In 1993, the World Development Report was published by the World Bank. It was a lengthy analysis of the state of global health by international health experts and economists, and it claimed that government investment in health is an investment in economic prosperity.

Now, basing their research off that report, a Lancet commission led by 25 international health experts and economists has released a new study that states major world health problems could be solved in just one generation with cost-effective solutions. The report, called “Global Health 2035: A World Converging within a Generation,” was written 20 years after the 1993 report to gauge where we stood in terms of global health improvement. The authors write that the world is currently at a state where all nations should work together “to reduce infectious, child, and maternal mortality rates to low levels universally.”

“For the first time in human history, we are on the verge of being able to achieve a milestone for humanity: eliminating major health inequalities… so that every person on earth has an equal chance at a healthy and productive life,” Larry Summers, former U.S. Treasury Secretary who co-chaired a global health commission, said.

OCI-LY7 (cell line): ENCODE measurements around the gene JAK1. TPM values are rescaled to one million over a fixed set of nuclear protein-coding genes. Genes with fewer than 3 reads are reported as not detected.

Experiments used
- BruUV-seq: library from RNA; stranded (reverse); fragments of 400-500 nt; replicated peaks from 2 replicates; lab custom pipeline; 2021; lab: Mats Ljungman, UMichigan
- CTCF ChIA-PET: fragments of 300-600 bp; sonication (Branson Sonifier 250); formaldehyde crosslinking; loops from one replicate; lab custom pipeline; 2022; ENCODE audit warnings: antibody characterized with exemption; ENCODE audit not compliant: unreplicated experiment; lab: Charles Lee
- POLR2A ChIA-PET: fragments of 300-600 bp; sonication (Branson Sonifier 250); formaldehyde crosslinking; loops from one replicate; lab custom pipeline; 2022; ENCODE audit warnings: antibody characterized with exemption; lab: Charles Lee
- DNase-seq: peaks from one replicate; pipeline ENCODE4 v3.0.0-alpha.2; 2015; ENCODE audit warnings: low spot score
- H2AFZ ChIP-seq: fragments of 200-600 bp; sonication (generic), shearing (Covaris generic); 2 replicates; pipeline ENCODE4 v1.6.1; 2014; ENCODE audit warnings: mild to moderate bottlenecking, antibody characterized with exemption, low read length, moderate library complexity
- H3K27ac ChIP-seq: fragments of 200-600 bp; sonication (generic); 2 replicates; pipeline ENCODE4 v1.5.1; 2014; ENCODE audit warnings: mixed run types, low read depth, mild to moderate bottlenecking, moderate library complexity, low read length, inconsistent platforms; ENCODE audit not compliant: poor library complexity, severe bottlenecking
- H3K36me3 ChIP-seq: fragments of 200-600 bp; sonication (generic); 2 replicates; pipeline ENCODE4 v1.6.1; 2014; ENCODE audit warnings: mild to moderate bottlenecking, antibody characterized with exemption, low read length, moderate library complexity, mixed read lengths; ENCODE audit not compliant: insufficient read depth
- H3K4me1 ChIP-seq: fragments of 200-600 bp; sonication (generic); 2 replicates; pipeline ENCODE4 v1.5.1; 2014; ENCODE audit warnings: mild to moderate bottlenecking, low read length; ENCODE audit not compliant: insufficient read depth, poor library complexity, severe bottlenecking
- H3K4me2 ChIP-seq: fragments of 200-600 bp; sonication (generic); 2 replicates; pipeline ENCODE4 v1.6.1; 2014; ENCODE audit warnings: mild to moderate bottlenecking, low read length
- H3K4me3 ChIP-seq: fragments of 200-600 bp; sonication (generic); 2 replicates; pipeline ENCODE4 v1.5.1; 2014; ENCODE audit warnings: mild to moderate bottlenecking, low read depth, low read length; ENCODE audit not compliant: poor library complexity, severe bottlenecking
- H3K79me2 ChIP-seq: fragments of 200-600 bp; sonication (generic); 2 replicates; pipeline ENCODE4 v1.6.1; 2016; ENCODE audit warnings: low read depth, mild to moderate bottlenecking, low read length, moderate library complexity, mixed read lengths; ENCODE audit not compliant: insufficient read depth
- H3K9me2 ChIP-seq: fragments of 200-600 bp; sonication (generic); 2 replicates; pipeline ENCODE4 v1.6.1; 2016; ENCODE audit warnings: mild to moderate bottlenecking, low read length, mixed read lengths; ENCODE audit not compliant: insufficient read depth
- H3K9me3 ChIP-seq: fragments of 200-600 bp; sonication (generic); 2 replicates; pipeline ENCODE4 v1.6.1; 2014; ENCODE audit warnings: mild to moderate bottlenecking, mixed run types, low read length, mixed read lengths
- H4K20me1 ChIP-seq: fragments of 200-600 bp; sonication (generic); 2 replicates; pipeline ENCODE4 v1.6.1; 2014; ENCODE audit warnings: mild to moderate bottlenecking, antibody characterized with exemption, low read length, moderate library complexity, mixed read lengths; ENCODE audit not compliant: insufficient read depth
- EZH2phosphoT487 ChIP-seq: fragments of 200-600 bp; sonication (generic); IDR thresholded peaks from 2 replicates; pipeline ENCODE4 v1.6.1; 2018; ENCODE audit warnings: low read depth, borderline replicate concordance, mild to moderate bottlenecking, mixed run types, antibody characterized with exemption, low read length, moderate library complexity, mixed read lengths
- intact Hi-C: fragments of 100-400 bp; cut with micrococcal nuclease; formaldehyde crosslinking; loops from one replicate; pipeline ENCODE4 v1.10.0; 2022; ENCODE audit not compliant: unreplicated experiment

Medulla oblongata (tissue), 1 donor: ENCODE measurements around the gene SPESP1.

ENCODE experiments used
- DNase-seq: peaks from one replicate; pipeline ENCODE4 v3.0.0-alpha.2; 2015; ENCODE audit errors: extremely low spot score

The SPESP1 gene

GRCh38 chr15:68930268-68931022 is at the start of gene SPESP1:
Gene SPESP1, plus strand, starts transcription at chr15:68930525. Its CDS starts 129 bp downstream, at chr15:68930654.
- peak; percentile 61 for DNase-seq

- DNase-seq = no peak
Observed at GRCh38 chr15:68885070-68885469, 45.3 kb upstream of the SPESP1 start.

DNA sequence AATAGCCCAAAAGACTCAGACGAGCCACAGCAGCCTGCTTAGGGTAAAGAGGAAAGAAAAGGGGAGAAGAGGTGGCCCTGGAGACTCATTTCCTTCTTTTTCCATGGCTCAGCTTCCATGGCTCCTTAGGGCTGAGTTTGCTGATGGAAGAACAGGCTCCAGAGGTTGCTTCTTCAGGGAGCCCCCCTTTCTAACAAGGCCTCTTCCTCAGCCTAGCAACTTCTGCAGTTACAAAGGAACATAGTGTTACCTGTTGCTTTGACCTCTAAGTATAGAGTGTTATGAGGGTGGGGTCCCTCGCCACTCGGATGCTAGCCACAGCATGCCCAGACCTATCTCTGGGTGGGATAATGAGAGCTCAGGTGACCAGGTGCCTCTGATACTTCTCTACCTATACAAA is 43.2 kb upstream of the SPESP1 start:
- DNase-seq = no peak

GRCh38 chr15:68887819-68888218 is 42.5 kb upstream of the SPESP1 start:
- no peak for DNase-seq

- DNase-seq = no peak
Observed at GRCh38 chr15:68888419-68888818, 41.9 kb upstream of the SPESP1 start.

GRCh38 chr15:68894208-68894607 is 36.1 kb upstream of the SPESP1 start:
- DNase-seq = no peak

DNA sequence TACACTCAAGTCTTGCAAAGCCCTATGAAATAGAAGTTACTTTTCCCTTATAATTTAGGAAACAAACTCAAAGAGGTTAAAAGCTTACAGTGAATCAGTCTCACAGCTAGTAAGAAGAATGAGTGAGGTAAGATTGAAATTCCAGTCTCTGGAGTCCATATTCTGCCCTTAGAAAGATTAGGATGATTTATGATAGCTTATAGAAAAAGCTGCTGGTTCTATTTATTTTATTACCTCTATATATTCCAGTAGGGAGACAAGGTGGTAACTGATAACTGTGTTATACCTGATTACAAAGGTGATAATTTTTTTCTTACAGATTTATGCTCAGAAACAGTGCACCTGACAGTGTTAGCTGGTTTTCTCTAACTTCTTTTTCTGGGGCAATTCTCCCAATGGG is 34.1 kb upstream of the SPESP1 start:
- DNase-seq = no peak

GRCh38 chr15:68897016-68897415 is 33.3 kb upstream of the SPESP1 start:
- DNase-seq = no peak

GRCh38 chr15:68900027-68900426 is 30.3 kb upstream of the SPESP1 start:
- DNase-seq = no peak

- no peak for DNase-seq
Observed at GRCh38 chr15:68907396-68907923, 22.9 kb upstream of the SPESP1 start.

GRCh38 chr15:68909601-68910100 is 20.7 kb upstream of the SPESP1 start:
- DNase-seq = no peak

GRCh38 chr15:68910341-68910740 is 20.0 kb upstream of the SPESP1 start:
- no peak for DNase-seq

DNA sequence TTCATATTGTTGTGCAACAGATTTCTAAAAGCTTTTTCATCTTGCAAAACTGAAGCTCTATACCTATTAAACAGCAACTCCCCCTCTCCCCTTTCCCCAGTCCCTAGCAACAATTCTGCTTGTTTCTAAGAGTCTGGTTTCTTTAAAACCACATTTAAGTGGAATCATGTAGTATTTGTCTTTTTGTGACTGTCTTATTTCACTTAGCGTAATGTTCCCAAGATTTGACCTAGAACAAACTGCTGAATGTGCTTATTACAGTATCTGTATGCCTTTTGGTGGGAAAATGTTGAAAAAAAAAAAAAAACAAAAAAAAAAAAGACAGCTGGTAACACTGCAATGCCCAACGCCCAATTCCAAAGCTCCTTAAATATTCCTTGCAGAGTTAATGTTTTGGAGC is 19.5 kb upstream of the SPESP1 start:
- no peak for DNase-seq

In a video, the Lancet commission points out low-cost, high impact opportunities that may curb disease and injury, such as higher taxes on tobacco, alcohol and sugary drinks; removing subsidies on fossil fuels; regulating transportation to prevent injury; and providing cheap, generic drugs that can curb risks for cardiovascular disease and diabetes. Placing a 50 percent tax on tobacco, for example, could prevent 20 million premature deaths as well as make an extra $20 billion annually over the next 50 years, the report argued. Diseases that are important to target included HIV/AIDS, malaria, tuberculosis (TB), as well as heart disease and diabetes, both leading causes of death in the U.S. and worldwide. The authors also stated that in health systems, emphasis should be placed on preventive care and early treatment to save major medical costs.

“The role of international assistance, while still vital, is going to increasingly emphasize scientific research, provide templates and models that can be emulated, and focus on development of techniques and dissemination of information,” Summers said in a statement. He added that aid should be “less about financial support to individual countries and more about the provision of global public goods.”